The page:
“When a member of the swarm breaks down, the operational impact and cost are minimum, but more importantly, the humans and the remaining swarm members have the flexibility to adapt when a sudden change happens in the environment,” said Prof Abbass.
When a virus enters a body, many white cells wrap themselves around the virus to neutralise it. None of the individual white cells on its own is sufficient to get rid of the virus. It seems that nature relies on the idea of a group to solve complex problems that individuals can’t solve on their own.
What if the group is a mix of humans, a large number of micro vehicles, and many pieces of smart software; can we design this large team to be cheap and effective in solving complex problems? Can many simple pieces of software logic be smarter than one large and very complicated piece of logic?
Prof Hussein Abbass at UNSW Canberra’s School of Engineering and Information Technology is investigating these questions to help ensure delivering smarter systems by designing a swarm of simple ones and without paying a fortune or creating too complicated systems that are impossible to maintain or sustain.
“Remember when you see in the news how a whole village was destroyed after a hurricane or how innocent families get trapped in a bushfire, you would wonder why despite that all the advances in robotics and artificial intelligence research that you read about in the newspaper we still can’t help enough in these situations?” asks Prof. Abbass.
Prof. Abbass looks at “human-swarm teaming”: technologies that bring together humans and many simple autonomous systems to solve complex problems like the one described above.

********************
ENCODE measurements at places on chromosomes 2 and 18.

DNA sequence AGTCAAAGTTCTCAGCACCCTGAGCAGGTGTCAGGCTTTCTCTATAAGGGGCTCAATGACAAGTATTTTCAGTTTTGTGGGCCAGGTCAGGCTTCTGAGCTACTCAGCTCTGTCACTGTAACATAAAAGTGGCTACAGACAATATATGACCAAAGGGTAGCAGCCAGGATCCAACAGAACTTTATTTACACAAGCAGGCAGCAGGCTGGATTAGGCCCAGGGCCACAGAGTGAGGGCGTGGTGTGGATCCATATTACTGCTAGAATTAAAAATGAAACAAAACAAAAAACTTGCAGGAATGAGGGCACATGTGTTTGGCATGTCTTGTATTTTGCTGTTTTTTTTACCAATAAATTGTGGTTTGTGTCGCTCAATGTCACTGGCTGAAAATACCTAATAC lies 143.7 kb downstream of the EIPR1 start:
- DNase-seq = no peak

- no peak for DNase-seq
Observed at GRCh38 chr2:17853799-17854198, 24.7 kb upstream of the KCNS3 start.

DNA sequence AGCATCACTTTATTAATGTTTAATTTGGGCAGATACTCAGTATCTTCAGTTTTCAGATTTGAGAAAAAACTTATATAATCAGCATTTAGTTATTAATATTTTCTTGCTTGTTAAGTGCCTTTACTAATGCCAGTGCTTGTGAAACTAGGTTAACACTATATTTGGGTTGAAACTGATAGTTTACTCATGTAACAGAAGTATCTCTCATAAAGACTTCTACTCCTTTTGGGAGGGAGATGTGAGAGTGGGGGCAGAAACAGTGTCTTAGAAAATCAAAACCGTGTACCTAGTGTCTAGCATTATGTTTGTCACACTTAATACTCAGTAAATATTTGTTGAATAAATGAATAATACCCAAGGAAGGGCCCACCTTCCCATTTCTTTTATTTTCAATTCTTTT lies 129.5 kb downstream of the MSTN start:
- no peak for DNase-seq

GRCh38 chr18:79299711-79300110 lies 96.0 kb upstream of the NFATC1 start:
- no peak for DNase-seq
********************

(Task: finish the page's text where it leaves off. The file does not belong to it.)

To find victims, we need a large number of entities to work together. Micro unmanned aerial vehicles capable to fly inside narrow corridors. Small underwater vehicles to swim under the flood to see victims who could be lying below the water. Humans who know best how humans feel and react to help in guiding these systems to find and rescue victims without exposing themselves to the full danger lying ahead.
“We have all these technologies today, but we have not solved the puzzle on how to glue them together to be smart, safe and trustworthy,” said Prof. Abbass.
“We spend so much money and effort to design complex machines and software logics that are expensive, hard to maintain, difficult to allocate quickly to areas where the natural disaster happened, and if we use them and they get broken, we need another fortune to buy or build new ones not to mention the precious time we lose in between”.
Prof. Abbass is looking at designing cheap and simple, but smart enough logic. When a large number of these simple machines are put together as a Swarm and with a group of humans working with them to augment them with human intelligence, the whole is powerful and adaptable, can do more, but the cost is much cheaper than the alternative.
“When a member of the swarm breaks down, the operational impact and cost are minimum, but more importantly, the humans and the remaining swarm members have the flexibility to adapt when a sudden change happens in the environment,” said Prof. Abbass.
“The humans and the swarm form an eco-system. It needs a new generation of artificial intelligence technologies to help them to work effectively and safely. UNSW-Canberra trusted autonomy group is designing that.”